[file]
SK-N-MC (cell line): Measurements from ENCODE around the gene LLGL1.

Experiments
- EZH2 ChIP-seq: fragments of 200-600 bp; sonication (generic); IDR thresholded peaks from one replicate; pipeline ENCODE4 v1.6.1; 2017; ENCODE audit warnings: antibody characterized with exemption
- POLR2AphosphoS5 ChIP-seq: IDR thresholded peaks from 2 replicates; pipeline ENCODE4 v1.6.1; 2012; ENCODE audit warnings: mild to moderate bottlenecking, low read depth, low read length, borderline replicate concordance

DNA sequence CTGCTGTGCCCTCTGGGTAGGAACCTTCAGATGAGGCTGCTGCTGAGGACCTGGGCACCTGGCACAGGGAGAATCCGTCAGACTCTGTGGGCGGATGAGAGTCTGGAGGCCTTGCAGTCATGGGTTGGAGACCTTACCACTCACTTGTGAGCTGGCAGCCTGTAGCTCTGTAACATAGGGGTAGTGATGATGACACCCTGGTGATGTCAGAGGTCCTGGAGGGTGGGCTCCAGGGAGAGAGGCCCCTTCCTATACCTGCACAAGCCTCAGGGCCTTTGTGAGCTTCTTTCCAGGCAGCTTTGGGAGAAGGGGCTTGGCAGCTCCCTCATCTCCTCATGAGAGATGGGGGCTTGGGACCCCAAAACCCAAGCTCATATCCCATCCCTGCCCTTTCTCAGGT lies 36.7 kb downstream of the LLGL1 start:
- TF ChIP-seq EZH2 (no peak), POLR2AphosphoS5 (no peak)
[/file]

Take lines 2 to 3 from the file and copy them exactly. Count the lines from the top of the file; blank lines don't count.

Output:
Experiments
- EZH2 ChIP-seq: fragments of 200-600 bp; sonication (generic); IDR thresholded peaks from one replicate; pipeline ENCODE4 v1.6.1; 2017; ENCODE audit warnings: antibody characterized with exemption